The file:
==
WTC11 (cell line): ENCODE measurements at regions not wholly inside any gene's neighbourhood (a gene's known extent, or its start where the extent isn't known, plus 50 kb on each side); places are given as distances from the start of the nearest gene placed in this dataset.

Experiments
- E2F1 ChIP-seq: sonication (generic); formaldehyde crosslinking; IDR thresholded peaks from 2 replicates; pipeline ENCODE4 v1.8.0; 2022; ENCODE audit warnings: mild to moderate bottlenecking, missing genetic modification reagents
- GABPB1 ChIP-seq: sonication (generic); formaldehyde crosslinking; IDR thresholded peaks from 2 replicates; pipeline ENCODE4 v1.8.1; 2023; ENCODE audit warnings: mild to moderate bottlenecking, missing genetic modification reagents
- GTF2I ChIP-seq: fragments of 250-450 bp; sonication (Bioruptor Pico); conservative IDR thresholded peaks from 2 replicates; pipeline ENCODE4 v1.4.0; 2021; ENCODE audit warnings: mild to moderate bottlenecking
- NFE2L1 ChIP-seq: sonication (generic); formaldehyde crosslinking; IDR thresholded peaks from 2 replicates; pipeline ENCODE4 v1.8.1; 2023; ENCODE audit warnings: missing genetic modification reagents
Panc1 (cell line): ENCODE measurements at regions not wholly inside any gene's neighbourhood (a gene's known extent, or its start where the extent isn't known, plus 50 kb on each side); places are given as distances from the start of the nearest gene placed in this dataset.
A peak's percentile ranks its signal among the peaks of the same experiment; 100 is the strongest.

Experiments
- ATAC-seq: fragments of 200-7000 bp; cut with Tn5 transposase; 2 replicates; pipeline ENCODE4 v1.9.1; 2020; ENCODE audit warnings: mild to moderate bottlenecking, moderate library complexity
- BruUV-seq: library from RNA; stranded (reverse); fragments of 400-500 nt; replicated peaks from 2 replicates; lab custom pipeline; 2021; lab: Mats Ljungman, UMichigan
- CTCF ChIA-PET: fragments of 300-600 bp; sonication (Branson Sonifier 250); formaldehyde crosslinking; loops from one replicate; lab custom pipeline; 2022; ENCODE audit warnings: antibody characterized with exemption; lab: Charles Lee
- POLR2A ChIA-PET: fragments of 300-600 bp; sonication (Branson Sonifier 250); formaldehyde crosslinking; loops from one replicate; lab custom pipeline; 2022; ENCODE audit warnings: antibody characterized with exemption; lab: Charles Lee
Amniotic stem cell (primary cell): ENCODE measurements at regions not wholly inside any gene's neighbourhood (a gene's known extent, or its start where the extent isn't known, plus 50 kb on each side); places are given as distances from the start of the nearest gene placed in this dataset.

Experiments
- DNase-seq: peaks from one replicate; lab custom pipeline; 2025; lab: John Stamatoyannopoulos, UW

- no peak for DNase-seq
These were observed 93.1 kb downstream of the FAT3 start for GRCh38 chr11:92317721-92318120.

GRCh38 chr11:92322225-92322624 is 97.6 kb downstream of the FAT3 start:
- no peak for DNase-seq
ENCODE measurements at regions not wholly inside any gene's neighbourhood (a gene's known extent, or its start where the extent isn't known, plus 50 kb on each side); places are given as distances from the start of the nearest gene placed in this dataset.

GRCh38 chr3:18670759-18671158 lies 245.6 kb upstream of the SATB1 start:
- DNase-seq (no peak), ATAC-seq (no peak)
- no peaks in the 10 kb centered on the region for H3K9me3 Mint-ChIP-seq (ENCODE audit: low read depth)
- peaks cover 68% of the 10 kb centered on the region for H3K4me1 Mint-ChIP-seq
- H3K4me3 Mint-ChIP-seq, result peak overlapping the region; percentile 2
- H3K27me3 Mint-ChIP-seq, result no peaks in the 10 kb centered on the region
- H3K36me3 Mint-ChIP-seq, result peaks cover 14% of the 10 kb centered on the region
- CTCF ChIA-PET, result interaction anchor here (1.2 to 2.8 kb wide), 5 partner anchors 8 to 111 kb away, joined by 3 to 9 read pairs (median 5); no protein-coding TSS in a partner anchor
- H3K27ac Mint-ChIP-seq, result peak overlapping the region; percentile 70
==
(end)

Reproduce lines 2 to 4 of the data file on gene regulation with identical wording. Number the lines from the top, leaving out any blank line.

Experiments
- E2F1 ChIP-seq: sonication (generic); formaldehyde crosslinking; IDR thresholded peaks from 2 replicates; pipeline ENCODE4 v1.8.0; 2022; ENCODE audit warnings: mild to moderate bottlenecking, missing genetic modification reagents
- GABPB1 ChIP-seq: sonication (generic); formaldehyde crosslinking; IDR thresholded peaks from 2 replicates; pipeline ENCODE4 v1.8.1; 2023; ENCODE audit warnings: mild to moderate bottlenecking, missing genetic modification reagents